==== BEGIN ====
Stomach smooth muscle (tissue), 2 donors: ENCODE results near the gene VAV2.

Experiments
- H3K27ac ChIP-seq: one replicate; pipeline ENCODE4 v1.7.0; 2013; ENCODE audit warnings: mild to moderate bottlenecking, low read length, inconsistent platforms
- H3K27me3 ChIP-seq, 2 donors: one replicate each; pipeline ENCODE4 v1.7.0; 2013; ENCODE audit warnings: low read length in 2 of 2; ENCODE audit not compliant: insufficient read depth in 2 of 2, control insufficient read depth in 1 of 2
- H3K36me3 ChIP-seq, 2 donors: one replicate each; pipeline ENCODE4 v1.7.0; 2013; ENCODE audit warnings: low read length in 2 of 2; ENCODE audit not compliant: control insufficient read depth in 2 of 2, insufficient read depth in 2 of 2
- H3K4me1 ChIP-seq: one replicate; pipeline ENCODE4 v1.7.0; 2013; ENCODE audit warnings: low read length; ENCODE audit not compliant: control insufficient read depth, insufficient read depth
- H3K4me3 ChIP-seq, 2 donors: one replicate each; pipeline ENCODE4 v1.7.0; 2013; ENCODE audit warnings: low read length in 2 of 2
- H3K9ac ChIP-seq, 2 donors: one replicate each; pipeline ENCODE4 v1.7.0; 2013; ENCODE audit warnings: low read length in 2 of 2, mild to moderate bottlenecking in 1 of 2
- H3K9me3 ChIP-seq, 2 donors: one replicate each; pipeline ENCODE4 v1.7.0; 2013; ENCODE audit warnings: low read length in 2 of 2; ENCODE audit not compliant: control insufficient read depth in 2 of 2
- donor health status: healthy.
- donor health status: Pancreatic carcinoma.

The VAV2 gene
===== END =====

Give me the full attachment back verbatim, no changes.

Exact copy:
Stomach smooth muscle (tissue), 2 donors: ENCODE results near the gene VAV2.

Experiments
- H3K27ac ChIP-seq: one replicate; pipeline ENCODE4 v1.7.0; 2013; ENCODE audit warnings: mild to moderate bottlenecking, low read length, inconsistent platforms
- H3K27me3 ChIP-seq, 2 donors: one replicate each; pipeline ENCODE4 v1.7.0; 2013; ENCODE audit warnings: low read length in 2 of 2; ENCODE audit not compliant: insufficient read depth in 2 of 2, control insufficient read depth in 1 of 2
- H3K36me3 ChIP-seq, 2 donors: one replicate each; pipeline ENCODE4 v1.7.0; 2013; ENCODE audit warnings: low read length in 2 of 2; ENCODE audit not compliant: control insufficient read depth in 2 of 2, insufficient read depth in 2 of 2
- H3K4me1 ChIP-seq: one replicate; pipeline ENCODE4 v1.7.0; 2013; ENCODE audit warnings: low read length; ENCODE audit not compliant: control insufficient read depth, insufficient read depth
- H3K4me3 ChIP-seq, 2 donors: one replicate each; pipeline ENCODE4 v1.7.0; 2013; ENCODE audit warnings: low read length in 2 of 2
- H3K9ac ChIP-seq, 2 donors: one replicate each; pipeline ENCODE4 v1.7.0; 2013; ENCODE audit warnings: low read length in 2 of 2, mild to moderate bottlenecking in 1 of 2
- H3K9me3 ChIP-seq, 2 donors: one replicate each; pipeline ENCODE4 v1.7.0; 2013; ENCODE audit warnings: low read length in 2 of 2; ENCODE audit not compliant: control insufficient read depth in 2 of 2
- donor health status: healthy.
- donor health status: Pancreatic carcinoma.

The VAV2 gene